“Eighty percent of gunshots result in no 911 call,” Ettinger said, underlining the importance of ShotSpotter’s service. “They have sensors to identify whenever a shot is fired in a particular area so police can respond to all the gunshots, instead of one out of five. This builds a lot more trust with the community.”
The system works with GPS to help police officers pinpoint precisely where a shot was fired, where they often find shell casings or other evidence. The detection system can help police find out how many shooters are involved and what types of guns are used.
“I went to the International Association of Chiefs of Police conference and spoke to at least a dozen police chiefs using the product. They were all singing its praises and how much it has helped them and how this product should really be the standard of any city that has gun violence,” Ettinger said.
ShotSpotter is providing service to about 100 cities. Ettinger called the company “far and away the leader” in its space and said it has “a lot of runway for growth.”
The last example Ettinger named was Planet Fitness
which went public at an initial price of $16 in August 2015. The stock closed at $70.76 on April 10.
Planet Fitness ended 2018 with 1,742 stores, with all but 76 franchised. The company opened 230 stores last year, 226 of which were franchised, and it expects to maintain a similar growth pace.
What sets the company apart from other gym operators, according to Ettinger, is “their competition is not other gyms, it is the couch.” He said similar words were used by senior managers of Planet Fitness when he met with them.
“About half of their new customers have never belonged to a gym before,” he said.
He likes the franchise model because it requires “little capital expenditure” for Planet Fitness to expand and increase its revenue. “They have the top brand in the industry, and they spend a good deal on marketing to maintain that brand leadership and awareness,” he said.
Ettinger said franchisees are generally happy and that many would like to open more Planet Fitness gyms near the ones they are operating. He believes the company can expand its U.S. presence to over 4,000 gyms.
The Federated Kaufmann Small Cap Fund held 179 stocks as of Feb. 28. This is not a concentrated strategy, so a list of the top holdings may not be especially meaningful — they are top holdings in part because of stellar recent performance. Still, here are the top 10 holdings of the fund (actually 11, because American depositary receipts of Argenx SE were the top holding, while the company’s shares are listed on the Euronext Brussels exchange):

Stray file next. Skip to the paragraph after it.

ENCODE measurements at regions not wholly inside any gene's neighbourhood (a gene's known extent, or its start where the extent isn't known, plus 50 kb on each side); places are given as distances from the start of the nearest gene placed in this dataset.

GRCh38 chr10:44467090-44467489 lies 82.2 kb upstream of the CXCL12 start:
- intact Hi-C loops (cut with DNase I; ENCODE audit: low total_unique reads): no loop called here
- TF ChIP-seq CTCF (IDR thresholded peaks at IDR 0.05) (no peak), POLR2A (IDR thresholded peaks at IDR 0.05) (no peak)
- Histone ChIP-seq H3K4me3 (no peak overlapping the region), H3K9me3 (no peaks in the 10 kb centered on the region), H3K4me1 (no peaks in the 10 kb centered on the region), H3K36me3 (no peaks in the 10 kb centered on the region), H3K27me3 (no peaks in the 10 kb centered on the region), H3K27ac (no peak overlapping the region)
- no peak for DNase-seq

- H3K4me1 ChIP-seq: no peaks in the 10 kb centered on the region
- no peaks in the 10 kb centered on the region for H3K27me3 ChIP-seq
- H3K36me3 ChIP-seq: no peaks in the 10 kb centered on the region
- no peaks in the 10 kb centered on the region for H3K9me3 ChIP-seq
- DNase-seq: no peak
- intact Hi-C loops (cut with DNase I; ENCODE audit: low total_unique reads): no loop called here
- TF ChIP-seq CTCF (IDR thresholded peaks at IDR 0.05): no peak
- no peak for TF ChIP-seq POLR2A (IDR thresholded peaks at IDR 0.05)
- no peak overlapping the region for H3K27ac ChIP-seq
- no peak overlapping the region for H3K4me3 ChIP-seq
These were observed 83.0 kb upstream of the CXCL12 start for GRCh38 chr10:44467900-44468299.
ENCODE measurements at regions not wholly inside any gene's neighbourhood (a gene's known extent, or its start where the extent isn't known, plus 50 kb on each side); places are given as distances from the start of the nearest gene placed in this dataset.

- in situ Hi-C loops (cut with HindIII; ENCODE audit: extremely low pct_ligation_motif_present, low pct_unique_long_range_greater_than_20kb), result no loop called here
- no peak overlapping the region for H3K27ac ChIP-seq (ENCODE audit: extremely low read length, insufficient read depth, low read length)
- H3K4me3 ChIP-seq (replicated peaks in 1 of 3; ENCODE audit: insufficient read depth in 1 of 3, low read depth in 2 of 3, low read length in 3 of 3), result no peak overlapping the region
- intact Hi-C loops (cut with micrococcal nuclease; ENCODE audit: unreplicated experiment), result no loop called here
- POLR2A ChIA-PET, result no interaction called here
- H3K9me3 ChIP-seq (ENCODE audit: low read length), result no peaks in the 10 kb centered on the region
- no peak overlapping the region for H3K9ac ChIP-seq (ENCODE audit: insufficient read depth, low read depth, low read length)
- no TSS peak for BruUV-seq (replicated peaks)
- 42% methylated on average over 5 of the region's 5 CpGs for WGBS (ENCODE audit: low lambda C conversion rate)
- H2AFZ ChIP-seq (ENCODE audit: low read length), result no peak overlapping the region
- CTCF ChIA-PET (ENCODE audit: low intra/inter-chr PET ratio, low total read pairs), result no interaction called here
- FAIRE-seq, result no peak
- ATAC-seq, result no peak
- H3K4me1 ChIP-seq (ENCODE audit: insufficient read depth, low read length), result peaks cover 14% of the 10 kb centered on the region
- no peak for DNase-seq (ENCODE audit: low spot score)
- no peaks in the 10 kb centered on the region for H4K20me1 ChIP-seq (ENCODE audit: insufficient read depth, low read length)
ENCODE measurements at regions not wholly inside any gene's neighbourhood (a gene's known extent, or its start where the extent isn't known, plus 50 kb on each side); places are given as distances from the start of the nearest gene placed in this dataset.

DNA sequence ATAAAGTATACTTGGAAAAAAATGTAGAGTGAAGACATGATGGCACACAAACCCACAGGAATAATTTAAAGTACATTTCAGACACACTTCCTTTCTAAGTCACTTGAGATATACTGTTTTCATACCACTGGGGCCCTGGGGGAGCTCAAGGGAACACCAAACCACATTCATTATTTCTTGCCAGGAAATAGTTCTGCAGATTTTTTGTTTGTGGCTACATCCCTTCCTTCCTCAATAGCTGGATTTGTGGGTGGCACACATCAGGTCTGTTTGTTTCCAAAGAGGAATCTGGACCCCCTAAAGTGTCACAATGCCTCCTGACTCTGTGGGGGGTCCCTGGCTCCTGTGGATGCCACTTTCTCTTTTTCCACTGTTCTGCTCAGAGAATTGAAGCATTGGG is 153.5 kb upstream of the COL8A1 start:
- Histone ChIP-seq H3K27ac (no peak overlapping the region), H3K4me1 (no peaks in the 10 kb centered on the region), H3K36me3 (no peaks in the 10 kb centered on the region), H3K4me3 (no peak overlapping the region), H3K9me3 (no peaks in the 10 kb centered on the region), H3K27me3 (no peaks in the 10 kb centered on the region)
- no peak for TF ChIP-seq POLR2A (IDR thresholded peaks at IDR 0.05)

|Ticker||Share of fund||2019 through April 10||2018||3 years|
|Argenx SE ADR||
|Spark Therapeutics Inc.||1.7%||188%||-24%||235%|
|Veeva Systems Inc Class A||1.3%||52%||62%||433%|
|Ultragenyx Pharmaceutical Inc.||1.2%||68%||-6%||4%|
|Alteryx Inc. Class A||1.1%||37%||135%||N/A|
|Inspire Medical Systems Inc.||1.1%||32%||N/A||N/A|
|Planet Fitness Inc. Class A||1.0%||32%||55%||439%|
|Sources: Federated Investors, FactSet|
is a particular favorite of Amy Zhang, manager of the Alger Small Cap Focus Fund
who talked about the company in February.
The Federated Kaufmann Small Cap Index Fund has six share classes with different expenses. The institutional shares technically have a sales charge of 5.50%. However, sales charges may be waived depending on the relationship between your broker or financial adviser with Federated Investors. The total return figures shown below are net of expenses but exclude any sales charges.
The benchmark for the fund is the Russell 2000 Growth Index
Returns for the S&P 600 Small-Cap Index, the S&P 400 Mid-Cap Index
and the S&P 500 Index
are shown for comparison, along with those of the fund’s Morningstar category.
|Total return – 2019 through April 10||Average annual return – 3 years||Average annual return – 5 years||Average annual return – 10 years||Average annual return – 15 years|
|Federated Kaufmann Small Cap Stock Fund – Institutional||24.8%||29.3%||17.1%||19.1%||11.2%|
|Morningstar Small Growth category||18.1%||16.6%||9.0%||15.4%||8.6%|
|Russell 2000 Growth Index||20.0%||16.1%||10.0%||15.7%||8.7%|
|S&P 600 Small-Cap Index||15.0%||14.5%||9.8%||16.1%||9.7%|
|S&P 400 Mid-Cap Index||17.5%||12.7%||9.5%||15.5%||9.6%|
|S&P 500 Index||15.9%||14.5%||11.8%||15.3%||8.6%|
|Sources: Morningstar Direct, FactSet|